Cost of buildings may include:

  • Original contract price or cost of construction
  • Expenses for remodeling, reconditioning, or altering a building to make it suitable for the purpose for which it was acquired
  • Payment of unpaid or accrued taxes on the building to the date of purchase
  • Cancellation or buy-out of existing leases
  • Other costs related to placing the asset into operation

Construction costs of buildings and other permanent improvements may include:

  • The completed project
  • Excavation, grading, or filing of land for a specific building
  • Preparation of plans, specifications, blueprints, etc.
  • Building permits
  • Architectural, Engineering, or Management fees for design and supervision
  • Legal fees
  • Temporary buildings used during construction
  • Drainage costs
  • Land clearing
  • Demolition of existing improvements
  • Maintenance agreements purchased as part of the original acquisition (such as those for software application programs and operation systems or for energy management systems)

Equipping costs may include:

  • Original contract or invoice of the furnishings or equipment
  • Freight-in, import duties, handling, and storage
  • Specific in-transit insurance
  • Sales, use, and other taxes imposed on the acquisition
  • Site preparation
  • Installation
  • Testing and preparation for use
  • Reconditioning used items when purchased
  • Maintenance agreements purchased as part of the original acquisition
  • Development of the software application programs and operating systems

Major repair or rehabilitation of buildings or other permanent improvements

May include the following categories:

  • Repairs
  • Renovations
  • Replacements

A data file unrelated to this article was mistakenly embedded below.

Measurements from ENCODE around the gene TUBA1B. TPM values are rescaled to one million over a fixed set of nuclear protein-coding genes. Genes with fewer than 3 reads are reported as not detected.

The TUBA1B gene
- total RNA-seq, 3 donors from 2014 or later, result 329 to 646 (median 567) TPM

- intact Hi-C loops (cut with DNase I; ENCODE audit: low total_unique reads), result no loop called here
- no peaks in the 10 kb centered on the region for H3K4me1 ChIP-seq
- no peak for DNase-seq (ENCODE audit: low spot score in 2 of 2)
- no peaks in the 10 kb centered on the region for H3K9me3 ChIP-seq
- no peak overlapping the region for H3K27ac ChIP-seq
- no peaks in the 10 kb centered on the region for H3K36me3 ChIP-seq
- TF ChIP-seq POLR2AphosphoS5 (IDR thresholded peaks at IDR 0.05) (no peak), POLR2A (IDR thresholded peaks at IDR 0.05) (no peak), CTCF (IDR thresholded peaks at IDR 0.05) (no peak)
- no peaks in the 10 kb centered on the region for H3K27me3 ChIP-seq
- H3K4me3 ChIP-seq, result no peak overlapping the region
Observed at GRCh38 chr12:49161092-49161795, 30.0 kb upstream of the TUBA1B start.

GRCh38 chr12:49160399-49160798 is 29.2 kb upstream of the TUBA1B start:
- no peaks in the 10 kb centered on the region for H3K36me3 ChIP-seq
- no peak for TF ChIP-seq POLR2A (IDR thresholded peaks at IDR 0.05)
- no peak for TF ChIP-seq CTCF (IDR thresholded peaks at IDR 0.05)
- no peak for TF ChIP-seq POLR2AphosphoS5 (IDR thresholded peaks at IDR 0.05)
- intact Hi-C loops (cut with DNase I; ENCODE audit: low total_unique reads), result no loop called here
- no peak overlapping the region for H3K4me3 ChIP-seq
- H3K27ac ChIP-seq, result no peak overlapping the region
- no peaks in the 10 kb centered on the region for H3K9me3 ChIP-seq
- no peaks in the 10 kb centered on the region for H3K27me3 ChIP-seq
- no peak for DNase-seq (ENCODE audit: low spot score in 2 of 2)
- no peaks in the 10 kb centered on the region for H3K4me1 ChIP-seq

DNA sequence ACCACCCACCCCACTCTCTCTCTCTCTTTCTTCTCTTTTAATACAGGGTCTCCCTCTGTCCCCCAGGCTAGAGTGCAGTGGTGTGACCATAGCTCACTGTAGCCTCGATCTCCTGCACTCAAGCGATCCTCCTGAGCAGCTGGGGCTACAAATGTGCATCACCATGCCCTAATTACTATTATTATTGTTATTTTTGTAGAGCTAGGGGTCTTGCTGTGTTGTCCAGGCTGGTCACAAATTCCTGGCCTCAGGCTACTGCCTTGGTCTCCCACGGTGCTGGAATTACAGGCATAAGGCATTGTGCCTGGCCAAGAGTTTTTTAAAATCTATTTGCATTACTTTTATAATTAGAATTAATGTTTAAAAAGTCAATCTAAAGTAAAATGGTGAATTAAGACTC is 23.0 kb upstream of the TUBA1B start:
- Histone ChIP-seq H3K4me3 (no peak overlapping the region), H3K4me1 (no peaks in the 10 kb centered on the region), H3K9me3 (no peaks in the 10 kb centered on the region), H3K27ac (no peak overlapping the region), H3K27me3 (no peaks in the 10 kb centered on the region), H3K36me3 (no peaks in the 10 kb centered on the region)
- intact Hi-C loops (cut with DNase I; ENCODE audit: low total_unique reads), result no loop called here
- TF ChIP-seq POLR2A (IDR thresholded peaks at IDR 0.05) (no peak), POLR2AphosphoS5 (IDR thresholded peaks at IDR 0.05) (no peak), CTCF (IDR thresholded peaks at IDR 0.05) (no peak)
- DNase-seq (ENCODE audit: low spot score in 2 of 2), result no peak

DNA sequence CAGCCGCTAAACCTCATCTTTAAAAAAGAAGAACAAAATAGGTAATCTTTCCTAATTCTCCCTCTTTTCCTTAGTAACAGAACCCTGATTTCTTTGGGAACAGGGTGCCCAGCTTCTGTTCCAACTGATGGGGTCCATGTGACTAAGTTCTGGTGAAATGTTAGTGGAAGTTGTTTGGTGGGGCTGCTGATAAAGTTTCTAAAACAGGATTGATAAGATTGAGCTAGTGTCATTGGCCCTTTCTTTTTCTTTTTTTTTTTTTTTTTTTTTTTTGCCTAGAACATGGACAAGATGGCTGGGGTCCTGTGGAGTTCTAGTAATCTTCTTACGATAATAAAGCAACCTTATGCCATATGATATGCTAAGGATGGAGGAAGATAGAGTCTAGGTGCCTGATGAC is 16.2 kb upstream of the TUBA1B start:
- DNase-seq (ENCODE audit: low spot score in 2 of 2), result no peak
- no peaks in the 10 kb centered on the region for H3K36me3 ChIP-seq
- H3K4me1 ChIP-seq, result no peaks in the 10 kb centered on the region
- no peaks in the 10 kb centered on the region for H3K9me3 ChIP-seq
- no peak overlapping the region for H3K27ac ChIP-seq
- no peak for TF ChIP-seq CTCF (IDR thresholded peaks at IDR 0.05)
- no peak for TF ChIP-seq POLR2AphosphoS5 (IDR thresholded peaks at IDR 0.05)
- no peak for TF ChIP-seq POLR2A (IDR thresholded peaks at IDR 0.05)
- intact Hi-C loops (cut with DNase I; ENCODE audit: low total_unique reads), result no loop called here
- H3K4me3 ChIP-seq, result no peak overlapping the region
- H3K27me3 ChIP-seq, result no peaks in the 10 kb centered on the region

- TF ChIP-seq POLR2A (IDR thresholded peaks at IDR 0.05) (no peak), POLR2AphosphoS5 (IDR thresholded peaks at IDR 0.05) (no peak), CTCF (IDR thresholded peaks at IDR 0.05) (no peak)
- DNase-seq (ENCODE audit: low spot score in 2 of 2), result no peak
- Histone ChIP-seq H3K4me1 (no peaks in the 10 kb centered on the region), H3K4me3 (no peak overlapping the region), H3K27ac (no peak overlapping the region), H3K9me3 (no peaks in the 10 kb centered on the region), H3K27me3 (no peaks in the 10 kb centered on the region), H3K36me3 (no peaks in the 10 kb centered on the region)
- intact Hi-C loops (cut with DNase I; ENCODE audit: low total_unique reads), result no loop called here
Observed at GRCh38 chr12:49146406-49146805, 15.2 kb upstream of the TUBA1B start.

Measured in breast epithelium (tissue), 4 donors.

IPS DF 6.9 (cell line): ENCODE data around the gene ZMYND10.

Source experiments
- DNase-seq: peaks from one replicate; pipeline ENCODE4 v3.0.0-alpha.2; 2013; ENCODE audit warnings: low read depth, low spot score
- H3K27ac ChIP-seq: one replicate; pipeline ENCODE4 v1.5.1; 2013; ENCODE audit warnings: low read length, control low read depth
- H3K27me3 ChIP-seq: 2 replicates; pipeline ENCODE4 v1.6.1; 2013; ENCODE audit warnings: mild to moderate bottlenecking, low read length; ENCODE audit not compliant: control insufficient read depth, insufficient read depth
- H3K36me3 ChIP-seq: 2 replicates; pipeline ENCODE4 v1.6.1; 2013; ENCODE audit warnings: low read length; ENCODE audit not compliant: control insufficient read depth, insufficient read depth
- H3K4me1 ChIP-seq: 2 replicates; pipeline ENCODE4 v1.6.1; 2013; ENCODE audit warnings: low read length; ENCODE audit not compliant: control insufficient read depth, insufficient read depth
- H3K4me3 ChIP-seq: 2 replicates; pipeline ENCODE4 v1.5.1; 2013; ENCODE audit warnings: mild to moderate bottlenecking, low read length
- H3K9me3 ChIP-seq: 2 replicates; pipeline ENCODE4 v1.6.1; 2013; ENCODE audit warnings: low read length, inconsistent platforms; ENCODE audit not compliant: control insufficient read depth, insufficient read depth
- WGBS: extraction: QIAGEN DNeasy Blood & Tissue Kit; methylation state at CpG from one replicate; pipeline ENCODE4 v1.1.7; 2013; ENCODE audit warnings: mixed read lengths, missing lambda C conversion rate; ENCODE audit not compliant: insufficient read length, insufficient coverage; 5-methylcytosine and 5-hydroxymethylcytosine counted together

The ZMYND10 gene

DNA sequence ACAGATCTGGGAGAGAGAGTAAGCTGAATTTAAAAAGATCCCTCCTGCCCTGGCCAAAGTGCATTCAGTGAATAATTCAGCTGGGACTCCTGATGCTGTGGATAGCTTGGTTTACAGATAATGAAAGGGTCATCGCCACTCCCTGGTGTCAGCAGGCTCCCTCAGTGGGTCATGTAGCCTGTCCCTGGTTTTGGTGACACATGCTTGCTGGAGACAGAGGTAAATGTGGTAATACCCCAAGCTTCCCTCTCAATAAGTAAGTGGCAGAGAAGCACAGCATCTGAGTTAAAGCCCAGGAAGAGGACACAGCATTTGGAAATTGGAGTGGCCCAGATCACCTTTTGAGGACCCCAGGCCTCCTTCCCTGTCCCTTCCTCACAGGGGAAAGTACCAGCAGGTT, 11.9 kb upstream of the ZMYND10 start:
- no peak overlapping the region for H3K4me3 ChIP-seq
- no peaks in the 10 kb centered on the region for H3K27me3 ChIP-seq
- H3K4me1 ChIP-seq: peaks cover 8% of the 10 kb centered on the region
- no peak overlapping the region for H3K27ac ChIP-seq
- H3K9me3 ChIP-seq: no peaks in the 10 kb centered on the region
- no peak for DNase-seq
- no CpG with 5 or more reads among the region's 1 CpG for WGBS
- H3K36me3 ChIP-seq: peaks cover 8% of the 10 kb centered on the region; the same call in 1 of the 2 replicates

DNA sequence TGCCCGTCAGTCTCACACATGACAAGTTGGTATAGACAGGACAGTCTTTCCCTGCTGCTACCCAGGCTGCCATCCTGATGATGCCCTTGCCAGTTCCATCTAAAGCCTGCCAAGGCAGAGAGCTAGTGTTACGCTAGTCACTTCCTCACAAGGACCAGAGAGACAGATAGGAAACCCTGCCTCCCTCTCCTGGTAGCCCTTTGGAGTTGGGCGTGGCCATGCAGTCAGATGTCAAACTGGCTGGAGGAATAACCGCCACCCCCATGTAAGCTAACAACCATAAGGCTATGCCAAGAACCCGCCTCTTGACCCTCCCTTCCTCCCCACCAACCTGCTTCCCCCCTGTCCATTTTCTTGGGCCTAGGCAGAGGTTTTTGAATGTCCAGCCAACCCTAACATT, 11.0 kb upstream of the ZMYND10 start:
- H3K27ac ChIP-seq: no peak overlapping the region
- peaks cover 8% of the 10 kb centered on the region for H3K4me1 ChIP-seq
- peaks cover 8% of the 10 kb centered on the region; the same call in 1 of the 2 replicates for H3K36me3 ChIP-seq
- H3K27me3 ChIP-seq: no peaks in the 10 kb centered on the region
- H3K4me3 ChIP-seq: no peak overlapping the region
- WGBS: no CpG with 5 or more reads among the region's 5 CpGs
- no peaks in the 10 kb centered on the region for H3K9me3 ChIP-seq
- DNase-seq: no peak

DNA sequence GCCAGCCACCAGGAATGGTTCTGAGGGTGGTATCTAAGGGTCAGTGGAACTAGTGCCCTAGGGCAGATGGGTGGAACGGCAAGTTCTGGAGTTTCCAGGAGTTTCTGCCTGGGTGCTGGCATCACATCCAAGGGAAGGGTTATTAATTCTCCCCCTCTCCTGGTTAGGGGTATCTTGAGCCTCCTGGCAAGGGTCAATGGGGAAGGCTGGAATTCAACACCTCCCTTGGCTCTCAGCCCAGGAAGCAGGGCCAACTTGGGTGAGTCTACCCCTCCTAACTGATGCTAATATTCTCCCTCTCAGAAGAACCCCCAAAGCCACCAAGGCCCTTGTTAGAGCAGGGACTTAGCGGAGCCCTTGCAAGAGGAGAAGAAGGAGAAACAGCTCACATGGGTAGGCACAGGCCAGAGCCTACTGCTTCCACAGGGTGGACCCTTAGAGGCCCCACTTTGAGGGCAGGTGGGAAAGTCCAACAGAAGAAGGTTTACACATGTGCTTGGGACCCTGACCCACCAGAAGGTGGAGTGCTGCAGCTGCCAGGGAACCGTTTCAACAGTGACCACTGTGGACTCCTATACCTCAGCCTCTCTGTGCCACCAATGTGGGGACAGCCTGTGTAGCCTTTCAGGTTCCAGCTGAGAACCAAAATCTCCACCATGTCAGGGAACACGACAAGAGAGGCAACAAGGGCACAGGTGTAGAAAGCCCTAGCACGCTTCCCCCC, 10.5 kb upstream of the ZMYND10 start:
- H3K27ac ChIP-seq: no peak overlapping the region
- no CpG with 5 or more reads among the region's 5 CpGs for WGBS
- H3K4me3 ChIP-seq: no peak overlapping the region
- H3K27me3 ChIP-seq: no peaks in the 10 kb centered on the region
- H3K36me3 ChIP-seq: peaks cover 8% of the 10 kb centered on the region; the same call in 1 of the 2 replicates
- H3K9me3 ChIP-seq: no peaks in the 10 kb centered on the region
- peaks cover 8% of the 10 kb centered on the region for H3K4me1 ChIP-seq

• Improvements

These enhancements are normally expected to:

  • Extend the useful life in excess of one year
  • Improve operating efficiency
  • Eliminate health and safety hazards
  • Correct structural or mechanical defects
  • Upgrade the quality of existing facilities
  • Convert these assets to more useful functions

Acquisition of capital equipment, library books, and library materials

Capital equipment: Fixed or movable tangible assets which have a useful life greater than one year. Computer software operating systems and application programs are considered capital under this definition.  Routine maintenance is not an allowable HEF expenditure. Equipment costs may include:

  • Original contract or invoice of the furnishings or equipment
  • Freight-in, import duties, handling, and storage costs
  • Specific in-transit insurance
  • Sales, use, and other taxes imposed on the acquisition
  • Site preparation costs
  • Installation and associated training costs
  • Costs for testing and preparation for use
  • Costs of reconditioning used items
  • Maintenance agreements purchased as part of the original acquisition
  • Development costs of computer software
  • Consumable items only when required for equipment start-up
  • Equipment parts if the parts materially extend or increase the useful life of an existing piece of equipment. HEF may also be used for the purchase of parts or accessories for incorporation into a newly purchased piece of equipment.

Library books: These acquisitions are allowed only from the TWU University Library.

Library materials: These acquisitions are allowed only from the TWU University Library.

Payment of principal and interest on bonds issued under this authority

See Article VII, Section 17(a) of the Texas Constitution for Higher Education Institutions for information related to the issuance of bonds under this authority.